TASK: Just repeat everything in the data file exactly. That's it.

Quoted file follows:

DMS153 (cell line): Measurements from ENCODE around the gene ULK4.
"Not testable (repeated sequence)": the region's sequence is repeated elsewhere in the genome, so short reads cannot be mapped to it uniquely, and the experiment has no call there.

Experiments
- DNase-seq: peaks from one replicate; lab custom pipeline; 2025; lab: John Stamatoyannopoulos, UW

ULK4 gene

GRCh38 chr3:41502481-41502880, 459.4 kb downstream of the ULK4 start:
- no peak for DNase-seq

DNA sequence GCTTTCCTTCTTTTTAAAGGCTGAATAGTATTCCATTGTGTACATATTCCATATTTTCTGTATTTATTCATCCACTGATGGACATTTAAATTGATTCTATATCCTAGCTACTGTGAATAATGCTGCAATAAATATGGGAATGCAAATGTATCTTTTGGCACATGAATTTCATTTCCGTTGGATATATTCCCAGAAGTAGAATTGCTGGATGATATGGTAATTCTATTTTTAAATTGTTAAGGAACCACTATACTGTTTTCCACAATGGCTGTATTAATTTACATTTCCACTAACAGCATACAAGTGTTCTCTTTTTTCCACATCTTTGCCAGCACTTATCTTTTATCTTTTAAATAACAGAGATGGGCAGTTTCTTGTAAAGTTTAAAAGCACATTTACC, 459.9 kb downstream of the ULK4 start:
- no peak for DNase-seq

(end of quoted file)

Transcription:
DMS153 (cell line): Measurements from ENCODE around the gene ULK4.
"Not testable (repeated sequence)": the region's sequence is repeated elsewhere in the genome, so short reads cannot be mapped to it uniquely, and the experiment has no call there.

Experiments
- DNase-seq: peaks from one replicate; lab custom pipeline; 2025; lab: John Stamatoyannopoulos, UW

ULK4 gene

GRCh38 chr3:41502481-41502880, 459.4 kb downstream of the ULK4 start:
- no peak for DNase-seq

DNA sequence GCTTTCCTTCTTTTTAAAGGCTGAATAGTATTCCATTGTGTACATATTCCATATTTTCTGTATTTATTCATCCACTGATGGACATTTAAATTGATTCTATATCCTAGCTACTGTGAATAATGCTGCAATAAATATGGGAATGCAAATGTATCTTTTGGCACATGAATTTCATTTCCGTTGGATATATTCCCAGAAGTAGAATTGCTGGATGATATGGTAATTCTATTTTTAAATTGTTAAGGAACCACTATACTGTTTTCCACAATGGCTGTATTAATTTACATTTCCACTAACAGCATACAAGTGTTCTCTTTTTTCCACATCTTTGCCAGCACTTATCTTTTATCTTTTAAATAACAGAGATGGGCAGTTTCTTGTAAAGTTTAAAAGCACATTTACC, 459.9 kb downstream of the ULK4 start:
- no peak for DNase-seq